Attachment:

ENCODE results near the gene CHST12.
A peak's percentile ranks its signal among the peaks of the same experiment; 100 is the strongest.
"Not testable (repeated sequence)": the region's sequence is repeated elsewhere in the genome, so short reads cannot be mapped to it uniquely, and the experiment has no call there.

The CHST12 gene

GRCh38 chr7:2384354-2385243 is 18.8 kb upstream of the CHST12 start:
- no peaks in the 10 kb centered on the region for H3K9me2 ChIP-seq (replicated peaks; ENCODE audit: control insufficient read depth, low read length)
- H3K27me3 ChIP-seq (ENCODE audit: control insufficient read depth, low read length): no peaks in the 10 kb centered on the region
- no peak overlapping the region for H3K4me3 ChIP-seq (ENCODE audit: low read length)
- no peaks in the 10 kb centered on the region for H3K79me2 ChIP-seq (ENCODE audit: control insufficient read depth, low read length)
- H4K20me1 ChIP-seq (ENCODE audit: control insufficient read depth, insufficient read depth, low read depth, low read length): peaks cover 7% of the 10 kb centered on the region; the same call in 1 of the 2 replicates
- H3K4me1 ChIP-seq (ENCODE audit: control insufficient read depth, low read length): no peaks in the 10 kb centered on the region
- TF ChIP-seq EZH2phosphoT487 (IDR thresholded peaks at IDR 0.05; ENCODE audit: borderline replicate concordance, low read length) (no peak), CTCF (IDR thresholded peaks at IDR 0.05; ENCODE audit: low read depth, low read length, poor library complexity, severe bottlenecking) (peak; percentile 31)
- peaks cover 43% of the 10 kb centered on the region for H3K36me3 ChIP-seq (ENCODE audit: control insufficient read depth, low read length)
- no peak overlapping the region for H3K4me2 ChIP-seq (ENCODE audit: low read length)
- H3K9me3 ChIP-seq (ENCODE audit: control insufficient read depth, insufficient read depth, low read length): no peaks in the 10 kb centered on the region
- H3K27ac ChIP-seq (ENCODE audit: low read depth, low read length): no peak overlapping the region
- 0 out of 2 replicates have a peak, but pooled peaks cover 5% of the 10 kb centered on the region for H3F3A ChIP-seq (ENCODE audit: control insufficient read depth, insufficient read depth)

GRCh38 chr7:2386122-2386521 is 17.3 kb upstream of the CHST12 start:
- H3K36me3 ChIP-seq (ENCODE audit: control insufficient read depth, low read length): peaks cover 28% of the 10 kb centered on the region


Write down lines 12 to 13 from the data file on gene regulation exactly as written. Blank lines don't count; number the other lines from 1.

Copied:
- TF ChIP-seq EZH2phosphoT487 (IDR thresholded peaks at IDR 0.05; ENCODE audit: borderline replicate concordance, low read length) (no peak), CTCF (IDR thresholded peaks at IDR 0.05; ENCODE audit: low read depth, low read length, poor library complexity, severe bottlenecking) (peak; percentile 31)
- peaks cover 43% of the 10 kb centered on the region for H3K36me3 ChIP-seq (ENCODE audit: control insufficient read depth, low read length)